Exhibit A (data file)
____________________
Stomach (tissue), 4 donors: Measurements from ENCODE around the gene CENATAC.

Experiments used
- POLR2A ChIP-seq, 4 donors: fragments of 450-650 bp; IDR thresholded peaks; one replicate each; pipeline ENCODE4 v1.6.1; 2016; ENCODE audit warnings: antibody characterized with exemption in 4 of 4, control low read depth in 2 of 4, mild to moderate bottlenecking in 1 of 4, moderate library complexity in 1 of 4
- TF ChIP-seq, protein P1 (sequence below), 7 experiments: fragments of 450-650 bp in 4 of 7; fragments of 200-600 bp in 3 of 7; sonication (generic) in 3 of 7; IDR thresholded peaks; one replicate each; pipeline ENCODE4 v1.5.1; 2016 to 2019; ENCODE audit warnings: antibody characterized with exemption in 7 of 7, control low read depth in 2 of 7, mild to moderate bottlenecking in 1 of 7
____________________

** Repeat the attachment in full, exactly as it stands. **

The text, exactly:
Stomach (tissue), 4 donors: Measurements from ENCODE around the gene CENATAC.

Experiments used
- POLR2A ChIP-seq, 4 donors: fragments of 450-650 bp; IDR thresholded peaks; one replicate each; pipeline ENCODE4 v1.6.1; 2016; ENCODE audit warnings: antibody characterized with exemption in 4 of 4, control low read depth in 2 of 4, mild to moderate bottlenecking in 1 of 4, moderate library complexity in 1 of 4
- TF ChIP-seq, protein P1 (sequence below), 7 experiments: fragments of 450-650 bp in 4 of 7; fragments of 200-600 bp in 3 of 7; sonication (generic) in 3 of 7; IDR thresholded peaks; one replicate each; pipeline ENCODE4 v1.5.1; 2016 to 2019; ENCODE audit warnings: antibody characterized with exemption in 7 of 7, control low read depth in 2 of 7, mild to moderate bottlenecking in 1 of 7